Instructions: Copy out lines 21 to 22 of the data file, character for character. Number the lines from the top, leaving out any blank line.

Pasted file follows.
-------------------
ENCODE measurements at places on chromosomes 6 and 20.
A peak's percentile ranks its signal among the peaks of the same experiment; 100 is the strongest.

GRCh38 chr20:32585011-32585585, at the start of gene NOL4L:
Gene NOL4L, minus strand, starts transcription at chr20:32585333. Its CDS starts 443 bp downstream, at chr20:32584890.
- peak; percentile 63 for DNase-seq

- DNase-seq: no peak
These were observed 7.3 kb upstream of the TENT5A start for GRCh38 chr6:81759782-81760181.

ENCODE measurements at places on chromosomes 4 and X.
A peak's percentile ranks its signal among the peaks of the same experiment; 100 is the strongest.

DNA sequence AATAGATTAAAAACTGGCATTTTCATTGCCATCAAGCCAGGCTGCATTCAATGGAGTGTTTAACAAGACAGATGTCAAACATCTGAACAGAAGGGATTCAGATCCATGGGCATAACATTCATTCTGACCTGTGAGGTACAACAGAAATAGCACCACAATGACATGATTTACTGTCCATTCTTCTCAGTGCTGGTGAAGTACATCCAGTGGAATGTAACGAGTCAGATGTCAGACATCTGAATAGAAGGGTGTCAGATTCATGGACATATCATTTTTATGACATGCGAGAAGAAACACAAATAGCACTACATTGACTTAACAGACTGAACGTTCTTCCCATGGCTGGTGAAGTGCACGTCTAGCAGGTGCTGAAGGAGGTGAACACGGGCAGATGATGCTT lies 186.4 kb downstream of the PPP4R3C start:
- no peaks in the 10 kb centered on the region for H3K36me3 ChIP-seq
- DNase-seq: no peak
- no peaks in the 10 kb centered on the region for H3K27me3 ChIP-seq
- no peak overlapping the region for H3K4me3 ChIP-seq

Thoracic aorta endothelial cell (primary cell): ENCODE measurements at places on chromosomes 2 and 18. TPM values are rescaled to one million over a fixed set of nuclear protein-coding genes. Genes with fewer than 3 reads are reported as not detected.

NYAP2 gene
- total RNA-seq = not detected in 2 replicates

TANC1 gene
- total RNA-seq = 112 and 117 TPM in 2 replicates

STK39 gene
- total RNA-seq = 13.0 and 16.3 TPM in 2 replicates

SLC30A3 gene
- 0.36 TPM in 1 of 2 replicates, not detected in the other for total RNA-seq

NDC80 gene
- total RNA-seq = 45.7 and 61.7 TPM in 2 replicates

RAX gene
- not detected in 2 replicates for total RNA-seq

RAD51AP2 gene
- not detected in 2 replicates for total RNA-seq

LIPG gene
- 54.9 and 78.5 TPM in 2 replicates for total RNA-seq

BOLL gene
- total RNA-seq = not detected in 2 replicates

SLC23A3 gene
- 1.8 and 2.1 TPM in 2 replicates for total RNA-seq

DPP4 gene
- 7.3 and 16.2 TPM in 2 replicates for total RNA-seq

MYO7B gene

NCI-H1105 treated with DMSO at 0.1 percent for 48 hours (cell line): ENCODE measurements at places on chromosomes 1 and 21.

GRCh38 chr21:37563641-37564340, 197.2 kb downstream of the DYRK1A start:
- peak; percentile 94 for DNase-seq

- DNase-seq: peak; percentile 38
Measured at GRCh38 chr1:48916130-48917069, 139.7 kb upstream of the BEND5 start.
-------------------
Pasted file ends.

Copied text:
- total RNA-seq = 13.0 and 16.3 TPM in 2 replicates

SLC30A3 gene